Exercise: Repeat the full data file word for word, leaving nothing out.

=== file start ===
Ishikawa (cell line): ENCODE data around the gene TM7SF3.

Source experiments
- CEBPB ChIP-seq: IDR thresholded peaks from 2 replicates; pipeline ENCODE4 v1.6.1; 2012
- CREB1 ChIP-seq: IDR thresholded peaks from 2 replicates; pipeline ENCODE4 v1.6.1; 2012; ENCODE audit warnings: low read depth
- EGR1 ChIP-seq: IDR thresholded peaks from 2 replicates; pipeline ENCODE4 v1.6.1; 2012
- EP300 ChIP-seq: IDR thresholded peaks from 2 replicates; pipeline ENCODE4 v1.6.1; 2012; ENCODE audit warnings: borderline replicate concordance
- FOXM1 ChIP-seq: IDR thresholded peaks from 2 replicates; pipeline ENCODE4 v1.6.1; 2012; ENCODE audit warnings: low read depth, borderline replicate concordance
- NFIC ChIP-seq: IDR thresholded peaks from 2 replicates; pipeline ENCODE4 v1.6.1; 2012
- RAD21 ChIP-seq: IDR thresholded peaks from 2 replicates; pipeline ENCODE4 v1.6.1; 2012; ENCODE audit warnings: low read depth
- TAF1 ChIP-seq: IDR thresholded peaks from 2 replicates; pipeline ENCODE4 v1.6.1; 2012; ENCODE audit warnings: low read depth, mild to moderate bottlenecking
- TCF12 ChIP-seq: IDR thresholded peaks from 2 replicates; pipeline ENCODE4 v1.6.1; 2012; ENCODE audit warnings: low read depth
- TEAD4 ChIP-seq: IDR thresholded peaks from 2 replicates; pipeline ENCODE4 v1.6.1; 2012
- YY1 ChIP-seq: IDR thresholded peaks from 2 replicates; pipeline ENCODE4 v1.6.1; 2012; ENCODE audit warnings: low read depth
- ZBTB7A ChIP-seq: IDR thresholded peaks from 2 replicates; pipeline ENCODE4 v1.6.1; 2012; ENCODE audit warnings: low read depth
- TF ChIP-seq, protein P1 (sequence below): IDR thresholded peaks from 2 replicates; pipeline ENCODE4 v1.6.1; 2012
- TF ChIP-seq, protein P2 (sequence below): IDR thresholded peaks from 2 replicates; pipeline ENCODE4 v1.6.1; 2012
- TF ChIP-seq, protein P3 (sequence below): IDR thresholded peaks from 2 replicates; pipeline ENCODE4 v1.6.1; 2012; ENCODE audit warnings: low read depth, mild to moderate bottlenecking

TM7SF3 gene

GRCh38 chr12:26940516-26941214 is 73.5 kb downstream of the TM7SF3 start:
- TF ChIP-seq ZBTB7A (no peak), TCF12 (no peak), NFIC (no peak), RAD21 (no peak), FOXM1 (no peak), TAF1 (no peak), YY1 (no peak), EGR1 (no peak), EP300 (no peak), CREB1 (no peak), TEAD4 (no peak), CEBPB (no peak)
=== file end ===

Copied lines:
Ishikawa (cell line): ENCODE data around the gene TM7SF3.

Source experiments
- CEBPB ChIP-seq: IDR thresholded peaks from 2 replicates; pipeline ENCODE4 v1.6.1; 2012
- CREB1 ChIP-seq: IDR thresholded peaks from 2 replicates; pipeline ENCODE4 v1.6.1; 2012; ENCODE audit warnings: low read depth
- EGR1 ChIP-seq: IDR thresholded peaks from 2 replicates; pipeline ENCODE4 v1.6.1; 2012
- EP300 ChIP-seq: IDR thresholded peaks from 2 replicates; pipeline ENCODE4 v1.6.1; 2012; ENCODE audit warnings: borderline replicate concordance
- FOXM1 ChIP-seq: IDR thresholded peaks from 2 replicates; pipeline ENCODE4 v1.6.1; 2012; ENCODE audit warnings: low read depth, borderline replicate concordance
- NFIC ChIP-seq: IDR thresholded peaks from 2 replicates; pipeline ENCODE4 v1.6.1; 2012
- RAD21 ChIP-seq: IDR thresholded peaks from 2 replicates; pipeline ENCODE4 v1.6.1; 2012; ENCODE audit warnings: low read depth
- TAF1 ChIP-seq: IDR thresholded peaks from 2 replicates; pipeline ENCODE4 v1.6.1; 2012; ENCODE audit warnings: low read depth, mild to moderate bottlenecking
- TCF12 ChIP-seq: IDR thresholded peaks from 2 replicates; pipeline ENCODE4 v1.6.1; 2012; ENCODE audit warnings: low read depth
- TEAD4 ChIP-seq: IDR thresholded peaks from 2 replicates; pipeline ENCODE4 v1.6.1; 2012
- YY1 ChIP-seq: IDR thresholded peaks from 2 replicates; pipeline ENCODE4 v1.6.1; 2012; ENCODE audit warnings: low read depth
- ZBTB7A ChIP-seq: IDR thresholded peaks from 2 replicates; pipeline ENCODE4 v1.6.1; 2012; ENCODE audit warnings: low read depth
- TF ChIP-seq, protein P1 (sequence below): IDR thresholded peaks from 2 replicates; pipeline ENCODE4 v1.6.1; 2012
- TF ChIP-seq, protein P2 (sequence below): IDR thresholded peaks from 2 replicates; pipeline ENCODE4 v1.6.1; 2012
- TF ChIP-seq, protein P3 (sequence below): IDR thresholded peaks from 2 replicates; pipeline ENCODE4 v1.6.1; 2012; ENCODE audit warnings: low read depth, mild to moderate bottlenecking

TM7SF3 gene

GRCh38 chr12:26940516-26941214 is 73.5 kb downstream of the TM7SF3 start:
- TF ChIP-seq ZBTB7A (no peak), TCF12 (no peak), NFIC (no peak), RAD21 (no peak), FOXM1 (no peak), TAF1 (no peak), YY1 (no peak), EGR1 (no peak), EP300 (no peak), CREB1 (no peak), TEAD4 (no peak), CEBPB (no peak)